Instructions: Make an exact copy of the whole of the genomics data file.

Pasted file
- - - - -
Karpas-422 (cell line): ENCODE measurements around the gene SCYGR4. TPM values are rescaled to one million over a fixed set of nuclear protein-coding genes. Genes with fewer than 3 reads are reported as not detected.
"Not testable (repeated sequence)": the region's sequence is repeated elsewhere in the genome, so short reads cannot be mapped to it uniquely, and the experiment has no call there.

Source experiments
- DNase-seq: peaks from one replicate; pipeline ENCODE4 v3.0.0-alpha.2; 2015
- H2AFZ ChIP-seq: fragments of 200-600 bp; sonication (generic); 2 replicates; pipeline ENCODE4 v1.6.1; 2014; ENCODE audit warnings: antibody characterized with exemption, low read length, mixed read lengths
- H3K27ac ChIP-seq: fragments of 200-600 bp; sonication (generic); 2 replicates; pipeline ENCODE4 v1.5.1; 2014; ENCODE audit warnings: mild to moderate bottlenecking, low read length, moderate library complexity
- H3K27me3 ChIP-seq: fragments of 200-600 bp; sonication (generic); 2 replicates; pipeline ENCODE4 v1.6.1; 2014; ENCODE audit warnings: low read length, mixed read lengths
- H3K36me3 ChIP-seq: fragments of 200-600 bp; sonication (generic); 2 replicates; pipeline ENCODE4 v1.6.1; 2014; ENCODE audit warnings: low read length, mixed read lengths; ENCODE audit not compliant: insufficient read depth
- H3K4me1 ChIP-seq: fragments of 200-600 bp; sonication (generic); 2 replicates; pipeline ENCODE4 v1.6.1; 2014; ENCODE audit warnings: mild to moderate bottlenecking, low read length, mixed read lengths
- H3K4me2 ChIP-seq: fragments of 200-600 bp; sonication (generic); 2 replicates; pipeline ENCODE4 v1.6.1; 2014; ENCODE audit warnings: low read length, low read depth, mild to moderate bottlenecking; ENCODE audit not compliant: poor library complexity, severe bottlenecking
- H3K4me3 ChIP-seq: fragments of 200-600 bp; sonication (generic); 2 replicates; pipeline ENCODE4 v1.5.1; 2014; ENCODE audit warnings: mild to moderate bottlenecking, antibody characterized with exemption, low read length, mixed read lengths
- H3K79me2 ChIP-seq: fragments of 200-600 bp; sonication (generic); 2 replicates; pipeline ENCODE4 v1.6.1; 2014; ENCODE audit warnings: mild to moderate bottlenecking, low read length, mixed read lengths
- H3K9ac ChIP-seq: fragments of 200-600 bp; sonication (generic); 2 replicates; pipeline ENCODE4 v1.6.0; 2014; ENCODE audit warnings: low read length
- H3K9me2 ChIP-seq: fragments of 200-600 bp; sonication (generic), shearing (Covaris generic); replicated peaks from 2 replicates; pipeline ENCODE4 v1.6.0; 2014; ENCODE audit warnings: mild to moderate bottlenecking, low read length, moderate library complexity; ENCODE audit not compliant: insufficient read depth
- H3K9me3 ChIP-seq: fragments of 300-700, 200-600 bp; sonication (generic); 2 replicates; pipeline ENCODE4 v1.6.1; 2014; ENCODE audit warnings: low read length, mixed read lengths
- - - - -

Karpas-422 (cell line): ENCODE measurements around the gene SCYGR4. TPM values are rescaled to one million over a fixed set of nuclear protein-coding genes. Genes with fewer than 3 reads are reported as not detected.
"Not testable (repeated sequence)": the region's sequence is repeated elsewhere in the genome, so short reads cannot be mapped to it uniquely, and the experiment has no call there.

Source experiments
- DNase-seq: peaks from one replicate; pipeline ENCODE4 v3.0.0-alpha.2; 2015
- H2AFZ ChIP-seq: fragments of 200-600 bp; sonication (generic); 2 replicates; pipeline ENCODE4 v1.6.1; 2014; ENCODE audit warnings: antibody characterized with exemption, low read length, mixed read lengths
- H3K27ac ChIP-seq: fragments of 200-600 bp; sonication (generic); 2 replicates; pipeline ENCODE4 v1.5.1; 2014; ENCODE audit warnings: mild to moderate bottlenecking, low read length, moderate library complexity
- H3K27me3 ChIP-seq: fragments of 200-600 bp; sonication (generic); 2 replicates; pipeline ENCODE4 v1.6.1; 2014; ENCODE audit warnings: low read length, mixed read lengths
- H3K36me3 ChIP-seq: fragments of 200-600 bp; sonication (generic); 2 replicates; pipeline ENCODE4 v1.6.1; 2014; ENCODE audit warnings: low read length, mixed read lengths; ENCODE audit not compliant: insufficient read depth
- H3K4me1 ChIP-seq: fragments of 200-600 bp; sonication (generic); 2 replicates; pipeline ENCODE4 v1.6.1; 2014; ENCODE audit warnings: mild to moderate bottlenecking, low read length, mixed read lengths
- H3K4me2 ChIP-seq: fragments of 200-600 bp; sonication (generic); 2 replicates; pipeline ENCODE4 v1.6.1; 2014; ENCODE audit warnings: low read length, low read depth, mild to moderate bottlenecking; ENCODE audit not compliant: poor library complexity, severe bottlenecking
- H3K4me3 ChIP-seq: fragments of 200-600 bp; sonication (generic); 2 replicates; pipeline ENCODE4 v1.5.1; 2014; ENCODE audit warnings: mild to moderate bottlenecking, antibody characterized with exemption, low read length, mixed read lengths
- H3K79me2 ChIP-seq: fragments of 200-600 bp; sonication (generic); 2 replicates; pipeline ENCODE4 v1.6.1; 2014; ENCODE audit warnings: mild to moderate bottlenecking, low read length, mixed read lengths
- H3K9ac ChIP-seq: fragments of 200-600 bp; sonication (generic); 2 replicates; pipeline ENCODE4 v1.6.0; 2014; ENCODE audit warnings: low read length
- H3K9me2 ChIP-seq: fragments of 200-600 bp; sonication (generic), shearing (Covaris generic); replicated peaks from 2 replicates; pipeline ENCODE4 v1.6.0; 2014; ENCODE audit warnings: mild to moderate bottlenecking, low read length, moderate library complexity; ENCODE audit not compliant: insufficient read depth
- H3K9me3 ChIP-seq: fragments of 300-700, 200-600 bp; sonication (generic); 2 replicates; pipeline ENCODE4 v1.6.1; 2014; ENCODE audit warnings: low read length, mixed read lengths